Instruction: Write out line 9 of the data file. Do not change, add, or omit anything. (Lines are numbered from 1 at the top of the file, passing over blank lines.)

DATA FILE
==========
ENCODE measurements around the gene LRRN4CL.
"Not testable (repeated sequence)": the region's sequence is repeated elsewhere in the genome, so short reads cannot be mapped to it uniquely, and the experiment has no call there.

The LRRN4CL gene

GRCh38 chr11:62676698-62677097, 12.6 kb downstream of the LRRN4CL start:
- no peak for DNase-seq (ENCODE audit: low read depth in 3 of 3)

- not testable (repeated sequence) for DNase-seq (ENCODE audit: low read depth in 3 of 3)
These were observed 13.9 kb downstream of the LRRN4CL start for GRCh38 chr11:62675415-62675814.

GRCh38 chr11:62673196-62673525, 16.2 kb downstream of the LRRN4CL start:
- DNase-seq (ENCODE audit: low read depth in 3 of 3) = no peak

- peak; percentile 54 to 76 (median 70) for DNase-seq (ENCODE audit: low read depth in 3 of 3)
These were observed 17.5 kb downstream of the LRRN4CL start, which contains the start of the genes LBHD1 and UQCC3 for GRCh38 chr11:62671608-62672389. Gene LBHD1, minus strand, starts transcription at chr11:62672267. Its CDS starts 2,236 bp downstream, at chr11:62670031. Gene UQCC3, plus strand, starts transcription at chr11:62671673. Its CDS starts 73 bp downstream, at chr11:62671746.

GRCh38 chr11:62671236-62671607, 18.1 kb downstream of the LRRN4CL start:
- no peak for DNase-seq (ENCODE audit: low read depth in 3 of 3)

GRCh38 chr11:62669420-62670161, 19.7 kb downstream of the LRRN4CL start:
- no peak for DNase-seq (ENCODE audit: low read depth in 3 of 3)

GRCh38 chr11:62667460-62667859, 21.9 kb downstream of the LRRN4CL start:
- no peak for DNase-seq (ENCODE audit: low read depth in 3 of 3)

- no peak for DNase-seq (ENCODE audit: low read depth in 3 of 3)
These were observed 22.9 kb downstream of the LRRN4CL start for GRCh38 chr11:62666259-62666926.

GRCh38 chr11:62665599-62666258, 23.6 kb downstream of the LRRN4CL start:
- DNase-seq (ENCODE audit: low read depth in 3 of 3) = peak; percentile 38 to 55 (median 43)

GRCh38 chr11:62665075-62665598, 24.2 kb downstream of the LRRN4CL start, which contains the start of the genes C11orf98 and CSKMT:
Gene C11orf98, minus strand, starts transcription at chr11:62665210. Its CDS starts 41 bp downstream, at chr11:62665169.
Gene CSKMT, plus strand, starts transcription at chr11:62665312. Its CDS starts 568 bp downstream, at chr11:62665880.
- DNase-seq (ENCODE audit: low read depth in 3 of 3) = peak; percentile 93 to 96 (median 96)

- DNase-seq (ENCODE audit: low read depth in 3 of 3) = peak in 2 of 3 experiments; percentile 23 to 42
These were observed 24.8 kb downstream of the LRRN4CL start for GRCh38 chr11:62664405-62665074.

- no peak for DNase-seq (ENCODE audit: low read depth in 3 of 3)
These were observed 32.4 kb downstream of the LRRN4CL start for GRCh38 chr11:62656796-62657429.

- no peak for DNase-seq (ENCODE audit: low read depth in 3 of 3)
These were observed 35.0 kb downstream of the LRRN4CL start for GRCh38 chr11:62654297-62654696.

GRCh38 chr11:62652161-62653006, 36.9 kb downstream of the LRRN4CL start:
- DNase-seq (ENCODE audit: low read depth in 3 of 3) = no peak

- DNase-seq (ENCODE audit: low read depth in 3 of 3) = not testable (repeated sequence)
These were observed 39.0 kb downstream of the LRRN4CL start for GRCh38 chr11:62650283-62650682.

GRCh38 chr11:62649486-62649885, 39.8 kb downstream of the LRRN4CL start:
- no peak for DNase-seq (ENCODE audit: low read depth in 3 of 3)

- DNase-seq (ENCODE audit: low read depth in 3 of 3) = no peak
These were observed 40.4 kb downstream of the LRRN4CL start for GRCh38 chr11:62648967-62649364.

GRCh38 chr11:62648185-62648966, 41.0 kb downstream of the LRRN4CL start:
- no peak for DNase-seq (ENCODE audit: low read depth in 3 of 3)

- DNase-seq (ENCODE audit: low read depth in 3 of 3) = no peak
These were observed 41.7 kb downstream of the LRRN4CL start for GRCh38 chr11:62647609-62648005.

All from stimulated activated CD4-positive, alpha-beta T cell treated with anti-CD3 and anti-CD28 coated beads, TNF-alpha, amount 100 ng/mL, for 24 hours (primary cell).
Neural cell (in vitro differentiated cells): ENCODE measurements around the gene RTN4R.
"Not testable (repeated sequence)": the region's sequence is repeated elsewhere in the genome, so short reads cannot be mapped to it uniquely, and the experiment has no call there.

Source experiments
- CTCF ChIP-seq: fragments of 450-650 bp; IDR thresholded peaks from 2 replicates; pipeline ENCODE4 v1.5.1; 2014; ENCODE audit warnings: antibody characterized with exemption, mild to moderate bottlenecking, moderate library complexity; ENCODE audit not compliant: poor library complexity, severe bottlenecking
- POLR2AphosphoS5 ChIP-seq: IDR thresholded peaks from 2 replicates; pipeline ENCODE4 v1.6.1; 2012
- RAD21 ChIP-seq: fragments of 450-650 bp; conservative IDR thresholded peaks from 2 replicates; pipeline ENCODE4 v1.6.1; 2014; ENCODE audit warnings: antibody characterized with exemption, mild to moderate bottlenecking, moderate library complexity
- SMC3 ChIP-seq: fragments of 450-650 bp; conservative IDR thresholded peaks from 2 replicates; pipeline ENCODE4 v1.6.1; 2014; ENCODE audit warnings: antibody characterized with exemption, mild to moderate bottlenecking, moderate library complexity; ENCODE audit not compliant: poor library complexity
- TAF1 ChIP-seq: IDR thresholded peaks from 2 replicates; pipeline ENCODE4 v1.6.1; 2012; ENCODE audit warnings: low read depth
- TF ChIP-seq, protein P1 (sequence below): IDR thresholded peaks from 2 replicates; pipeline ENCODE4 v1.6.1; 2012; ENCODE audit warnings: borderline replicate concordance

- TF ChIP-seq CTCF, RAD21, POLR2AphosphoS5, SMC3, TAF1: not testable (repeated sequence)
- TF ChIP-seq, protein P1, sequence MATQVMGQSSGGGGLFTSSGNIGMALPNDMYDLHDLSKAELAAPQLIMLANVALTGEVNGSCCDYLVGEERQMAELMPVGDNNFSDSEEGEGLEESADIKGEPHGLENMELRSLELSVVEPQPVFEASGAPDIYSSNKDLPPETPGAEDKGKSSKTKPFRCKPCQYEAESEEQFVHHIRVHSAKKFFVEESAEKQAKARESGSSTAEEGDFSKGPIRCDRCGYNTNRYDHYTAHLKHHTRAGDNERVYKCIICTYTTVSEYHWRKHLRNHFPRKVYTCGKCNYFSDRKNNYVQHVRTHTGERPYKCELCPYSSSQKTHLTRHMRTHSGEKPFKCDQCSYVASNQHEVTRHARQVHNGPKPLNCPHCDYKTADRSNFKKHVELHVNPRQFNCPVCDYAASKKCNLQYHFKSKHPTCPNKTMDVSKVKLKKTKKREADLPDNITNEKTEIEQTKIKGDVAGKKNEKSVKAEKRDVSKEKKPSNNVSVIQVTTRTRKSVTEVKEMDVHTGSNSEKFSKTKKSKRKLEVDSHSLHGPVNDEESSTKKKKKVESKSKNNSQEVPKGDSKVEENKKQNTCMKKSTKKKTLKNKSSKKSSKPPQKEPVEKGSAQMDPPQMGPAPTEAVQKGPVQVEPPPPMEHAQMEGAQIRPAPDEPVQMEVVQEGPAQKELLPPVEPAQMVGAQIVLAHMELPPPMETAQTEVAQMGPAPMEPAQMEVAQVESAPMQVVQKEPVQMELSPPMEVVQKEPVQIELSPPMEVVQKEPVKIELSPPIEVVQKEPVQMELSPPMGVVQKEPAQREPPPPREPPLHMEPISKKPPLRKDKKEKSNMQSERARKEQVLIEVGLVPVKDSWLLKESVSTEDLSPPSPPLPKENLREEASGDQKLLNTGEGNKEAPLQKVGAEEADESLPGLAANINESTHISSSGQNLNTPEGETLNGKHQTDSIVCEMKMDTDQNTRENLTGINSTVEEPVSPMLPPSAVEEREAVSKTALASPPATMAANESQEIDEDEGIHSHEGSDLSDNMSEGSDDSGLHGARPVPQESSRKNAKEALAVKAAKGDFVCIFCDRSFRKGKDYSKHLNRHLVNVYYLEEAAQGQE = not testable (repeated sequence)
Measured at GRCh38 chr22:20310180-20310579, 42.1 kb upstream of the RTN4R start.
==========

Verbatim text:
- DNase-seq (ENCODE audit: low read depth in 3 of 3) = no peak